Andrea Spreter, a physics teacher, writes an algebraic formula on the white board wearing a navy flight suit. Her students at Edna Karr Charter High School in Algiers ignore the flight suit and copy the long equation of letters and symbols. As she writes, a laptop projects questions: In a weightless environment, what is the acceleration due to gravity? How long would it take for an egg to drop at two meters? Would your egg survive?
She moves to the computer and clicks on a video. A jumble of adults – all wearing the same style flight suits – is doing a weightless dance of cartwheels, cannonballs and Superman poses to a rock ‘n’ roll beat. Spreter is in that jumble of levitating loonies somewhere and so am I. We both experienced weightlessness with 58 New Orleans area science teachers through the generosity of the Northrop Grumman Foundation and the Zero Gravity Corporation, a Florida company that specializes in bringing weightlessness to the general public. The interior of Zero Gravity’s aircraft looks like a 1950s padded bra held together with duck tape but it’s no prop. Its pilots create weightlessness through a series of flight maneuvers called parabolas, or arcs, at altitudes of 24,000 to 32,000 feet. At the beginning of the arc, the plane climbs at a 45-degree angle, then at the top drops suddenly, creating temporary weightlessness. These parabolas allow the performance of amazing feats of agility even for the most abundant forms of humanity.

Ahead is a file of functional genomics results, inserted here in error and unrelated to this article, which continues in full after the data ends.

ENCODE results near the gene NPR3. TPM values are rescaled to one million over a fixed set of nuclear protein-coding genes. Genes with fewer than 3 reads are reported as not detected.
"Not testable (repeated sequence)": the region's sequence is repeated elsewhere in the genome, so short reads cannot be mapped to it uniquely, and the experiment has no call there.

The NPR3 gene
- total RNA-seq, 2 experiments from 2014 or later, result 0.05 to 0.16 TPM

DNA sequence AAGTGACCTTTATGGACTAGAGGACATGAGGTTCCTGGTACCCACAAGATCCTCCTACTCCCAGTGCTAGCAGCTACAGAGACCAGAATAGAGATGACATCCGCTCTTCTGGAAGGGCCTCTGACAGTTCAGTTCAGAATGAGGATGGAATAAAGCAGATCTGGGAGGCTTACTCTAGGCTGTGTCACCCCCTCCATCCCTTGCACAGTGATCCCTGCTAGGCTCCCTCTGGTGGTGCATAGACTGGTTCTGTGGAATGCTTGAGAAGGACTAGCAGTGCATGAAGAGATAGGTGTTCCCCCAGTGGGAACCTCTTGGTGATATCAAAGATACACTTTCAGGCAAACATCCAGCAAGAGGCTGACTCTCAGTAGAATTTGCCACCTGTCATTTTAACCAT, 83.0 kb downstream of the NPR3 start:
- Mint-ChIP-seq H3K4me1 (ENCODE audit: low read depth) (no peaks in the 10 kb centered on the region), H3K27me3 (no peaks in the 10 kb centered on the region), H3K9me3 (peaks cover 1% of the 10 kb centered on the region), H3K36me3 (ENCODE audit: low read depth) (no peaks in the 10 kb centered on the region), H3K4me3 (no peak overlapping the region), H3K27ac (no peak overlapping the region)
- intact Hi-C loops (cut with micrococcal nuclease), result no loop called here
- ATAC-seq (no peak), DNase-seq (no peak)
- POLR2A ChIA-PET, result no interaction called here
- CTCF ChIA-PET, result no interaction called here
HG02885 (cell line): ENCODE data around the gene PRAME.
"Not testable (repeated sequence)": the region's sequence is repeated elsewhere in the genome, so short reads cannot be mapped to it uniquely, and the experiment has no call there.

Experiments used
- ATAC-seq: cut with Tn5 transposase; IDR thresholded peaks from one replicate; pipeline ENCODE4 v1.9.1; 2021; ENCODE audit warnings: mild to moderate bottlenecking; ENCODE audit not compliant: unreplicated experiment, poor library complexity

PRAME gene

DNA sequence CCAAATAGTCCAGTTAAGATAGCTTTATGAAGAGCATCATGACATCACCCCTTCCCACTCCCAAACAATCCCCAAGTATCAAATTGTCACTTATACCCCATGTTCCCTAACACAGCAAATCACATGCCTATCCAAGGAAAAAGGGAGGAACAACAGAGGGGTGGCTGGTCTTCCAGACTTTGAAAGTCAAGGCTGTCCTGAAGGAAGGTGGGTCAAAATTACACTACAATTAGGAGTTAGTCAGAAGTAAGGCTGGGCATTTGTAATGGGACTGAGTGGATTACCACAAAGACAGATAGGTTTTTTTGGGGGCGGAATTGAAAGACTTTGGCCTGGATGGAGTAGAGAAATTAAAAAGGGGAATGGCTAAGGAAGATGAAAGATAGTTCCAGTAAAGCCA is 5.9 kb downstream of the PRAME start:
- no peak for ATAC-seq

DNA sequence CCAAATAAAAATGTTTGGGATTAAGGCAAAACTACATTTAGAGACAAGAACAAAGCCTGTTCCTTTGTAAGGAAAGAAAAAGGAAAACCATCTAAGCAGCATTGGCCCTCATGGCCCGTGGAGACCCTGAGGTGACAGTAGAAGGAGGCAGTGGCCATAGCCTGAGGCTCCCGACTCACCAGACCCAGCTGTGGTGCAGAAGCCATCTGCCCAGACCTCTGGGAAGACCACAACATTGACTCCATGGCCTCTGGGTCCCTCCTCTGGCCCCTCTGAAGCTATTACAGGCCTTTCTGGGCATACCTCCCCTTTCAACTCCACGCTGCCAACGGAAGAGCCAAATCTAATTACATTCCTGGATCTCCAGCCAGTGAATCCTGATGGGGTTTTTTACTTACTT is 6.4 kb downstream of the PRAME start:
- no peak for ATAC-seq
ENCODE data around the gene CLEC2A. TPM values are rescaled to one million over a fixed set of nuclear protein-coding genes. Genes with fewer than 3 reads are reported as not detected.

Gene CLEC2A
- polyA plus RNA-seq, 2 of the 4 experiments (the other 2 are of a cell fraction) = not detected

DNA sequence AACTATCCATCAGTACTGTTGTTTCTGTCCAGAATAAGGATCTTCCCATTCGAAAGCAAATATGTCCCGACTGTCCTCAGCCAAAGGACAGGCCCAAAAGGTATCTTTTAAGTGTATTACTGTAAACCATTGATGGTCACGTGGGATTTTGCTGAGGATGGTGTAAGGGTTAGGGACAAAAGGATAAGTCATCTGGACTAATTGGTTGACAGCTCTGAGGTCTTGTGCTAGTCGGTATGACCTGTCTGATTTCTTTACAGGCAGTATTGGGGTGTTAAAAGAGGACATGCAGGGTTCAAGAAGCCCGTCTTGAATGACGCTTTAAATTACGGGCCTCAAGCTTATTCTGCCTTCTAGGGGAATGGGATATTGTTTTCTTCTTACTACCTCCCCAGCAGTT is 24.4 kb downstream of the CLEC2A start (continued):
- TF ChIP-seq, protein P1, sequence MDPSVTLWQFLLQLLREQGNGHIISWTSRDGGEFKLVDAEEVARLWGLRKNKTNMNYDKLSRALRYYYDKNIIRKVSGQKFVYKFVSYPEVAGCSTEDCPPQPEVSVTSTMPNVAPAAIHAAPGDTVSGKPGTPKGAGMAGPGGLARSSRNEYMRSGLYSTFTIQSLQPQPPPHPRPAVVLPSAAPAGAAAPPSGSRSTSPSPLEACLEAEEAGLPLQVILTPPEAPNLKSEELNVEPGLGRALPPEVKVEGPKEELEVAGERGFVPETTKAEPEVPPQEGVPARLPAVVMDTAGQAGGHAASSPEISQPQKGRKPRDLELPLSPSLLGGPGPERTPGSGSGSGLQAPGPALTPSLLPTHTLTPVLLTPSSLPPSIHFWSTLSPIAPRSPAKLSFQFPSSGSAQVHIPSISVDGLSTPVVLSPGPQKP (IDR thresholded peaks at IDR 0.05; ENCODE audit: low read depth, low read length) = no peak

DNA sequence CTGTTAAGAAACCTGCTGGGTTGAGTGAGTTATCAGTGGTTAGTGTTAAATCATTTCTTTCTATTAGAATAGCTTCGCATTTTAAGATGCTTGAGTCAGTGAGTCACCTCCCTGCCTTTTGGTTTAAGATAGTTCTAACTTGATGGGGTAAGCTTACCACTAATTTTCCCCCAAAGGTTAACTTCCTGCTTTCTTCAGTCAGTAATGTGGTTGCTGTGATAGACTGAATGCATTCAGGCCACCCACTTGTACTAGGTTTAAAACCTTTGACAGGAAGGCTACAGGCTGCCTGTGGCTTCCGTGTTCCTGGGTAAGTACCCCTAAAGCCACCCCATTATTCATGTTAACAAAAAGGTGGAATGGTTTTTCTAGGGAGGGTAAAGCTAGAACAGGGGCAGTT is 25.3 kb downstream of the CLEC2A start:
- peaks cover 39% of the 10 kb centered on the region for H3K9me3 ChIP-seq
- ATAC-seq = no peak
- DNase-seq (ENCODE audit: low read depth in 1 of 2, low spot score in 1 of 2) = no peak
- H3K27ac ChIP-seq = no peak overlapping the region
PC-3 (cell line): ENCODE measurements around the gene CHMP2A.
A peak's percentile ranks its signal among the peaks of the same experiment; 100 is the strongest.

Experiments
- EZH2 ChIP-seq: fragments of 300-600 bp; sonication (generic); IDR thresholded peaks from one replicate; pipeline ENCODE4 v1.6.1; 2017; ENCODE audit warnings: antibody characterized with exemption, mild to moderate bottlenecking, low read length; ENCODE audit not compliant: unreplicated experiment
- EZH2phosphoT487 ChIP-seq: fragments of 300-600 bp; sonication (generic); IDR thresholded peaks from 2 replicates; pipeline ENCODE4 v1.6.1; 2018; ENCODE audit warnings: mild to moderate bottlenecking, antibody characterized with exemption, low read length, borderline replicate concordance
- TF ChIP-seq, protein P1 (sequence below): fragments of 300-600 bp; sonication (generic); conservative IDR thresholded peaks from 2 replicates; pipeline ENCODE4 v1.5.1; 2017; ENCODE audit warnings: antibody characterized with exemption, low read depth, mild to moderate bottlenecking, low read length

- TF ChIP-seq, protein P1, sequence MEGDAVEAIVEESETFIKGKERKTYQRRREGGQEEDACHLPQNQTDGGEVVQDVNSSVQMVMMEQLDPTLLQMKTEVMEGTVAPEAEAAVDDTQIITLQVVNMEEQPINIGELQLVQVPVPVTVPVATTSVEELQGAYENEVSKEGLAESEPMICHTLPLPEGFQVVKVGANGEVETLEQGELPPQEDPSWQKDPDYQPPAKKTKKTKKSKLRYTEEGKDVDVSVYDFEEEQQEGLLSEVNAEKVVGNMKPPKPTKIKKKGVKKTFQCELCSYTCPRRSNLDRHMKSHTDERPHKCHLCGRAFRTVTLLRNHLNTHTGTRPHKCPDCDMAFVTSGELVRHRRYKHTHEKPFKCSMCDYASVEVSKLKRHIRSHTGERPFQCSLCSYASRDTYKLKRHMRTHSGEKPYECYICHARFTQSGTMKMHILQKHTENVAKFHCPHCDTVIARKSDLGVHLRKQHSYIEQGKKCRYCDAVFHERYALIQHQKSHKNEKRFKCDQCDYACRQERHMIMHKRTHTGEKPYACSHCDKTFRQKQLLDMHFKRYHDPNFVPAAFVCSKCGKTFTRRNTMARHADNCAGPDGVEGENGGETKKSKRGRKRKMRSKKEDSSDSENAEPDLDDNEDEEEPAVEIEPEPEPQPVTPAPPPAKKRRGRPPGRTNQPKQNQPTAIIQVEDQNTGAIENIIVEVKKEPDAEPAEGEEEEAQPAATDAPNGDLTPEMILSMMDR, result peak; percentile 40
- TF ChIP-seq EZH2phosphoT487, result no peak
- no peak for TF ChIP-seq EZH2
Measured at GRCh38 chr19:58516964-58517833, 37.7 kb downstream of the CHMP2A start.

At zero gravity, humans and water float like bubbles but when the parabola ends, everyone must be on the mat. Everything – liquid and solid – crashes to the floor as soon as the plane pulls out of its descent. On my flight, M&M’s candies, stuffed animals, colored hoops and ever so small amounts of regurgitation littered the floor at the hour’s end. The Northrop Grumman Foundation – the philanthropic branch of the Northrop Grumman Corporation, a $25 billion global defense company that builds ships in Avondale – didn’t sponsor this weightless play just so teachers could experience a sophisticated version of nursery school, however. The flight was part of a nationwide attempt to attract high school students to science and engineering careers. The premise behind the program – 16 flights in eight cities – is that invigorated science teachers will share their enthusiasm with students who in turn will get high on science. Apparently they’re not very high on the subject now because the U.S. has fallen behind other nations in science and technology. The situation is considered so serious that President Bush announced an initiative to combat the problem in his 2006 State of the Union address.